Corollary 6.1. Any static, purely magnetic, near-horizon geometry in minimal supergravity, possessing -rotational symmetry and compact cross sections , must be locally isometric to with .

We now turn to purely electric geometries.

Proposition 6.2. Consider a static, purely electric, near-horizon geometry
in Einstein–Maxwell–Chern–Simons theory, with a -rotational symmetry and compact cross
section. It must be given by either , or a warped product of AdS_{
2} and an inhomogeneous
.

The latter non-trivial solution is in fact the near-horizon limit of an extremal RN black hole immersed in a background electric field (this can be generated via a Harrison type transformation).

Finally, we turn to the case where the near-horizon geometry possess both electric and magnetic fields. In fact one can prove a general result in this case, i.e., without the assumption of rotational symmetries.

Proposition 6.3. Any static near-horizon geometry with compact cross sections , in Einstein–Maxwell–Chern–Simons theory with coupling , with non-trivial electric and magnetic fields, is a direct product of , where the metric on is not Einstein.

Explicit examples for were also found, which all have with -rotational
symmetry. However, we should emphasise that no examples are known for minimal supergravity .
Hence there is the possibility that in this case static near-horizon geometries with non-trivial electric and
magnetic fields do not exist, although this has not yet been shown. If this is the case, then the above results
fully classify static near-horizon geometries with -rotational symmetry. For the analysis of
electro-magnetic geometries is analogous to the purely magnetic case above; in fact there exists a dyonic
AdS_{2} geometry that is a direct product and it is conjectured there are no
others.

#### 6.3.2 Homogeneous

The classification of homogeneous near-horizon geometries can be completely solved, even including a cosmological constant . This does not appear to have been presented explicitly before, so for completeness we include it here with a brief derivation. We may define a homogeneous near-horizon geometry as follows. The Riemannian manifold is a homogeneous space, i.e., admits a transitive isometry group , such that the rest of the near-horizon data are invariant under . As discussed in Section (4.4), this is equivalent to the near-horizon geometry being a homogeneous spacetime with a Maxwell field invariant under its isometry group.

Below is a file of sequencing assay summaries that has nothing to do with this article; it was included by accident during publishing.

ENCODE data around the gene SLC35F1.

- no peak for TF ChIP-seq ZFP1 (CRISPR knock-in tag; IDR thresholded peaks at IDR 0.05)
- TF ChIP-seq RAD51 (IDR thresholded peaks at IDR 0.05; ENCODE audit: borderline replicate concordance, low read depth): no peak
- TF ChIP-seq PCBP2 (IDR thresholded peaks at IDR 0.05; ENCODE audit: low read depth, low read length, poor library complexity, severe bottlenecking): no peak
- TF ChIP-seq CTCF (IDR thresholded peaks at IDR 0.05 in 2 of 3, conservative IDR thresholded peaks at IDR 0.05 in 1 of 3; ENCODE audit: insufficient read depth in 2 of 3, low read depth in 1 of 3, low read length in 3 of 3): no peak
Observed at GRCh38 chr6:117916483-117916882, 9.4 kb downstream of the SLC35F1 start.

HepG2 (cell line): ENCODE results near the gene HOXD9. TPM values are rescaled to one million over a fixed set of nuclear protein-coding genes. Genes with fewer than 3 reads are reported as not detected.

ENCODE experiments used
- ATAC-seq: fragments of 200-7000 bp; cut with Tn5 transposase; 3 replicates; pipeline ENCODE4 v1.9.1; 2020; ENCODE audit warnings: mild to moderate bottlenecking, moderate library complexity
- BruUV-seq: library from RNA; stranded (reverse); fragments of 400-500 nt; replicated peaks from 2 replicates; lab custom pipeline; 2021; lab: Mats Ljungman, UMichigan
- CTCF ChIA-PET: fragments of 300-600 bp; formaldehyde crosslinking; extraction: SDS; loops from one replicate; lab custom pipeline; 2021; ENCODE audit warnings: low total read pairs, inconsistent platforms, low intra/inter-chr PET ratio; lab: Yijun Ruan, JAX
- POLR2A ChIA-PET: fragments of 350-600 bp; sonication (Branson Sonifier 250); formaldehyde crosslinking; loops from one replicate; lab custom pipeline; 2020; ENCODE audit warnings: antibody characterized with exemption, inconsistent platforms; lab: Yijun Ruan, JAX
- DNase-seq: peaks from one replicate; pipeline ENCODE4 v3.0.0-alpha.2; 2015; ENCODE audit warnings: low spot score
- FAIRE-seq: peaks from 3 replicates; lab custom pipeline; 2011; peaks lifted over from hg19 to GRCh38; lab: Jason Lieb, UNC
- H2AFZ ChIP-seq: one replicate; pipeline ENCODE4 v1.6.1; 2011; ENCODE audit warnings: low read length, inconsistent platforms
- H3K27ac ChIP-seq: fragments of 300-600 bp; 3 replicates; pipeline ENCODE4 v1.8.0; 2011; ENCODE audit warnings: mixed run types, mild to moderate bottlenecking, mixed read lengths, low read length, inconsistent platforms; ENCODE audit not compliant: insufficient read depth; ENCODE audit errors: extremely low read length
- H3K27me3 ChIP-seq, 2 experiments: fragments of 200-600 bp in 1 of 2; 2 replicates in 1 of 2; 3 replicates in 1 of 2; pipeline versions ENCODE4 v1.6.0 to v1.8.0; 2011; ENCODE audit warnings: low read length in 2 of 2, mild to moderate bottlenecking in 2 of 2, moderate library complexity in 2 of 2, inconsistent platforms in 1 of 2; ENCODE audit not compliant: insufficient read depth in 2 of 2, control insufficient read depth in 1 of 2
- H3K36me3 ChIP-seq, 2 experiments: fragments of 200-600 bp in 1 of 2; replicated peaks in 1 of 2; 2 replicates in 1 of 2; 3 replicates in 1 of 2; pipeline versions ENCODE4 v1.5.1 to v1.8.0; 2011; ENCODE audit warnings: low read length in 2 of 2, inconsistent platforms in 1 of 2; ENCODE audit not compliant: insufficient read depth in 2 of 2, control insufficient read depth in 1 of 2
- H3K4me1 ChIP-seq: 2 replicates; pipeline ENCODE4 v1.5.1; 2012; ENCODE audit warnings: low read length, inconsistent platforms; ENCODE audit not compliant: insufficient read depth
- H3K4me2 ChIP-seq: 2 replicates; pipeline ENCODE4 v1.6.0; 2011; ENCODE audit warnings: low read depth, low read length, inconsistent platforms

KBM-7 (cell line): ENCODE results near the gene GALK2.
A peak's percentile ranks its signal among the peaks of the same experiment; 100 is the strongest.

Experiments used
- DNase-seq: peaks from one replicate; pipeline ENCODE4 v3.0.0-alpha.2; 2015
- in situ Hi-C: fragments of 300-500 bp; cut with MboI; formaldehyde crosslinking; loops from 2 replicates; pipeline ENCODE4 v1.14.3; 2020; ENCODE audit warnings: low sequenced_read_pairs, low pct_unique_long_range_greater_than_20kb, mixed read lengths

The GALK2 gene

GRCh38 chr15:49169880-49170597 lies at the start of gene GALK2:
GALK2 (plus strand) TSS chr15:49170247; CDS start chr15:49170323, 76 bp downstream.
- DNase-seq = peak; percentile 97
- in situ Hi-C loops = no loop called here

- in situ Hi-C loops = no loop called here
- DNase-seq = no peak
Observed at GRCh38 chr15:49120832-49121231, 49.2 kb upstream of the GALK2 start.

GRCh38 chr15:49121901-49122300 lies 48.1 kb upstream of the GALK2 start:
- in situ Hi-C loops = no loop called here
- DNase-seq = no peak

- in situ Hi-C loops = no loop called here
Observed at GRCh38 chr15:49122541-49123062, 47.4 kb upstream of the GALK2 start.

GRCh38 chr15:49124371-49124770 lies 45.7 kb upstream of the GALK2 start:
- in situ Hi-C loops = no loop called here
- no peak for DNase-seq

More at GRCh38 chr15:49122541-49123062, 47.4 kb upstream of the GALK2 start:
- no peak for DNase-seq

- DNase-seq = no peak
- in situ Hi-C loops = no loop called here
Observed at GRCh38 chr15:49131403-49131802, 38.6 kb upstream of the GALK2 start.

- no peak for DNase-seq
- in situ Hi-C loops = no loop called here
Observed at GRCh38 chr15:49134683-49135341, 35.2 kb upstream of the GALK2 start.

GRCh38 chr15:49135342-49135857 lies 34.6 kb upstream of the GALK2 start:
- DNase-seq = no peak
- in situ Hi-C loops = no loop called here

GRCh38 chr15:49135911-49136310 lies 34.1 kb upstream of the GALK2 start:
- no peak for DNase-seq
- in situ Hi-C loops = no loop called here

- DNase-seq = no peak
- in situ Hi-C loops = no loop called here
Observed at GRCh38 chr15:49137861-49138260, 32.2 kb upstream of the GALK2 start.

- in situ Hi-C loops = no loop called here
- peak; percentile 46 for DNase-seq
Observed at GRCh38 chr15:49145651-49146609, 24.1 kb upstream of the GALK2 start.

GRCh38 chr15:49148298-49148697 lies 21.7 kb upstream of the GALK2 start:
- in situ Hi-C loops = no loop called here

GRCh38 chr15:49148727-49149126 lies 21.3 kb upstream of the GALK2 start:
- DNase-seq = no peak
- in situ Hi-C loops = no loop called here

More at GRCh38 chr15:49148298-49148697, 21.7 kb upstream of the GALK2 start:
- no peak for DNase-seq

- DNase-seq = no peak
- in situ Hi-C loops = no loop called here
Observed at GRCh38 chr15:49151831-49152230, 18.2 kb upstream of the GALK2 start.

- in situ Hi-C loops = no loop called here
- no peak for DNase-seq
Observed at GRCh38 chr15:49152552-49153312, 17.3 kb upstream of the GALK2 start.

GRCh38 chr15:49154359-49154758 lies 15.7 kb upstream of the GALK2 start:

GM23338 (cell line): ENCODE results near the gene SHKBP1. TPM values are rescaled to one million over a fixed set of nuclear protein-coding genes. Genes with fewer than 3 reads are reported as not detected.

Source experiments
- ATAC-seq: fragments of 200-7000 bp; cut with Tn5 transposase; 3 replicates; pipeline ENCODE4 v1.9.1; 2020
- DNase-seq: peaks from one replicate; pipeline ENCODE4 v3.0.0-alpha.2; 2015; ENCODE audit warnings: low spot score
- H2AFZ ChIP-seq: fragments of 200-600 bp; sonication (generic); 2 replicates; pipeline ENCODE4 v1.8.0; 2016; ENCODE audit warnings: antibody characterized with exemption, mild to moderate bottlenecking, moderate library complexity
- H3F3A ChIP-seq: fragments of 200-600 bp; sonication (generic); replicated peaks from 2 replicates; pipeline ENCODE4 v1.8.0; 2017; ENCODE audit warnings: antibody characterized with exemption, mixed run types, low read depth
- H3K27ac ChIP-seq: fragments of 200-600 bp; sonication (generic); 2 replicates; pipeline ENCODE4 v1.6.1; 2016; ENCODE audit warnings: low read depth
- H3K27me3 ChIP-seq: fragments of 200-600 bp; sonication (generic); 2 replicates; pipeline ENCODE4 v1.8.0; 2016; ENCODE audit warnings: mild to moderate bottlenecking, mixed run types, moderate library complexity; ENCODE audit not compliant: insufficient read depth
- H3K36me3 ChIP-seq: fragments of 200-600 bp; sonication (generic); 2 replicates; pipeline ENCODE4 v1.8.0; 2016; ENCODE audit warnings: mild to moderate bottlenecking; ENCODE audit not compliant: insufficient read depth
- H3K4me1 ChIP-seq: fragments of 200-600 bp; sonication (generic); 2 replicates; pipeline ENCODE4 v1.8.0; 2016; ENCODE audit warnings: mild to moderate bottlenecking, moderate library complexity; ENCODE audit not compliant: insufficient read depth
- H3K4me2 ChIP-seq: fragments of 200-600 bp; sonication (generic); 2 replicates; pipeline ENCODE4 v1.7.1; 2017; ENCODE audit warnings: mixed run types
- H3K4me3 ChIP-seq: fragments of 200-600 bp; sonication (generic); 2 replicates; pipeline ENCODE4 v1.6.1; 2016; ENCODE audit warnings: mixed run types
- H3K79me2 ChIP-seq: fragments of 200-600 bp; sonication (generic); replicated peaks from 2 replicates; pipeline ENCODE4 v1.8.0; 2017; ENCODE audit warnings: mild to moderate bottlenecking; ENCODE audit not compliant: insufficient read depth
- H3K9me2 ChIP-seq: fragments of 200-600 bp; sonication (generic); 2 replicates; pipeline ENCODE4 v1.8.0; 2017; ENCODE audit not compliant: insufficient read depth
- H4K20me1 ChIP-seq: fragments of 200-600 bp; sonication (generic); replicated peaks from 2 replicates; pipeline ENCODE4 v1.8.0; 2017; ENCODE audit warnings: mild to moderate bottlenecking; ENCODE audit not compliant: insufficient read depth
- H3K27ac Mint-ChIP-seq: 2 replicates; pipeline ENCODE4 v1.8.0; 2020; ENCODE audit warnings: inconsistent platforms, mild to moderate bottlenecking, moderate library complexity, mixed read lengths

An immediate consequence of homogeneity is that an invariant function must be a constant and any invariant 1-form must be a Killing field. Hence the 1-forms and are Killing and the functions , must be constants. Thus, the horizon Einstein equations (17), (18), (113), (114) and Maxwell equation (115) simplify.

Firstly, note that if and vanish identically then is Einstein , so is a constant curvature space (the latter two can only occur if ). This family includes the static near-horizon geometry .

Now consider the case where at least one of and is non-vanishing. By contracting the Maxwell equation (115) with one can show that and hence by the Cauchy–Schwarz inequality and must be parallel as long as they are both non-zero. Thus, if one of is non-vanishing, we can write and for some constants where is a unit normalised Killing vector field. The near-horizon equations now reduce to

This allows one to prove:Theorem 6.5. Any homogeneous near-horizon geometry in Einstein–Maxwell–CS- theory for which one of the constants is non-zero, must be locally isometric to

where is a -connection over a 2D base with metric satisfying , with , and is the volume form of the 2D base. The curvature of the connection is and . If the constants must satisfy whereas if one must have .The proof of this proceeds as in the vacuum case, by reducing the horizon equations to the 2D orbit space defined by the Killing field . The above result contains a number of special cases of interest, which we now elaborate upon. Firstly, note that reduces to the vacuum case, see Theorem 4.4.

Before discussing the general case consider , so the near-horizon geometry is static, which connects to Section 6.3.1. The constraint on the parameters is and hence, if one must have . For the connection is trivial and hence the near-horizon geometry is locally isometric to the dyonic solution. For we get examples of the geometries in Proposition (6.3), where with its standard homogeneous metric.

Now we consider in generality so at least one of is non-zero, in which case and so is the round . The horizon is then either with its homogeneous metric or , depending on whether the connection is non-trivial or not, respectively. Notably we have:

Corollary 6.2. Any homogeneous near-horizon geometry of minimal supergravity is locally isometric to , or the near-horizon limit of either (i) the BMPV black hole (including ), or (ii) an extremal nonsupersymmetric charged black hole with rotational symmetry.